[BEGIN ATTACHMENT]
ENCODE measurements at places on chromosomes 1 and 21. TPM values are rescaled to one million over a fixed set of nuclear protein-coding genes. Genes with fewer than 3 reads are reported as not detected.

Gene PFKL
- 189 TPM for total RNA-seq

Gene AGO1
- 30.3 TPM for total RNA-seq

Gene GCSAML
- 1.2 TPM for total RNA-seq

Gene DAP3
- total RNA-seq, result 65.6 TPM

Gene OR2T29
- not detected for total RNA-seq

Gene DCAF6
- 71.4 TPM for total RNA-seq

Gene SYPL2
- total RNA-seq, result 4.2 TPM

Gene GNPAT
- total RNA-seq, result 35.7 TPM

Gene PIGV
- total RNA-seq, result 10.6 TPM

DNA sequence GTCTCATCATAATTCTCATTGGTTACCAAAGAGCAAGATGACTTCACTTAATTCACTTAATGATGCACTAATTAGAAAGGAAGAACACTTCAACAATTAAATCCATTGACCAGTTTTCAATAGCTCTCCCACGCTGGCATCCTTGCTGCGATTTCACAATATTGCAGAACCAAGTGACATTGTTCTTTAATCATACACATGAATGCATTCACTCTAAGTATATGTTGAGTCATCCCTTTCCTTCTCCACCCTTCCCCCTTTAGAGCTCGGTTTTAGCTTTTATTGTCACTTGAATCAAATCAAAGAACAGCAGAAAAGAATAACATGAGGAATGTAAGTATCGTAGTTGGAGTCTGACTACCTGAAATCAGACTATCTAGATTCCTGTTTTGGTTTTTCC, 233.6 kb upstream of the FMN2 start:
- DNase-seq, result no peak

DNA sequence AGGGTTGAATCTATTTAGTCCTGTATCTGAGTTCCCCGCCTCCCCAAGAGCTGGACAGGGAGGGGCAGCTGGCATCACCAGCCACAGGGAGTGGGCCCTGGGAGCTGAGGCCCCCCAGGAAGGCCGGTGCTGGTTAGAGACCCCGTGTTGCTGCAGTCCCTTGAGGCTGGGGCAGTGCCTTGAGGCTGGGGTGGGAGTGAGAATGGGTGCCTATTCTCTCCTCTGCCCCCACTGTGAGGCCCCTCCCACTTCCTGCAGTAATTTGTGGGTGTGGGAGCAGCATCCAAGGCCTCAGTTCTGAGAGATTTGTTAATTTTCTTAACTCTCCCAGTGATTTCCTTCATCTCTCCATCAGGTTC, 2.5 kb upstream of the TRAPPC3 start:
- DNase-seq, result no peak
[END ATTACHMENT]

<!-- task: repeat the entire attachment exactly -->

ENCODE measurements at places on chromosomes 1 and 21. TPM values are rescaled to one million over a fixed set of nuclear protein-coding genes. Genes with fewer than 3 reads are reported as not detected.

Gene PFKL
- 189 TPM for total RNA-seq

Gene AGO1
- 30.3 TPM for total RNA-seq

Gene GCSAML
- 1.2 TPM for total RNA-seq

Gene DAP3
- total RNA-seq, result 65.6 TPM

Gene OR2T29
- not detected for total RNA-seq

Gene DCAF6
- 71.4 TPM for total RNA-seq

Gene SYPL2
- total RNA-seq, result 4.2 TPM

Gene GNPAT
- total RNA-seq, result 35.7 TPM

Gene PIGV
- total RNA-seq, result 10.6 TPM

DNA sequence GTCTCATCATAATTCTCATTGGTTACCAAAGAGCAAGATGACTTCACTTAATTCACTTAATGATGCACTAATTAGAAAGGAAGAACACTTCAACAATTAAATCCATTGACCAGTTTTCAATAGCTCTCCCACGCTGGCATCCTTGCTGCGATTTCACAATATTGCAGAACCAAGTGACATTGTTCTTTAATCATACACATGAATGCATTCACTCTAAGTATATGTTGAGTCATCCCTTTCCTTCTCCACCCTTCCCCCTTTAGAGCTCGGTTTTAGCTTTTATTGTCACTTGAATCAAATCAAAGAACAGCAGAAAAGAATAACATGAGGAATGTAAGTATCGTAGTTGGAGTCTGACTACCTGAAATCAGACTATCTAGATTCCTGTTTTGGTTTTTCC, 233.6 kb upstream of the FMN2 start:
- DNase-seq, result no peak

DNA sequence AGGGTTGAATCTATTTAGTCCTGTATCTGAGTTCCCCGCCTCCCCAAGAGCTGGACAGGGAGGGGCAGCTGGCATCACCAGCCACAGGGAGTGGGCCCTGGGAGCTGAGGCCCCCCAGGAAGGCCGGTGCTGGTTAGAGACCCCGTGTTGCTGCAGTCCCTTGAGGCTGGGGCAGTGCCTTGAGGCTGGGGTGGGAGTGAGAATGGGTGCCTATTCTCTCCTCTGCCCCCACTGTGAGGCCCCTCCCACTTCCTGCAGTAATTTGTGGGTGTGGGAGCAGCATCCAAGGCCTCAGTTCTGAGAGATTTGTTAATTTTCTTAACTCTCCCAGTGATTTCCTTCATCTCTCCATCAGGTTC, 2.5 kb upstream of the TRAPPC3 start:
- DNase-seq, result no peak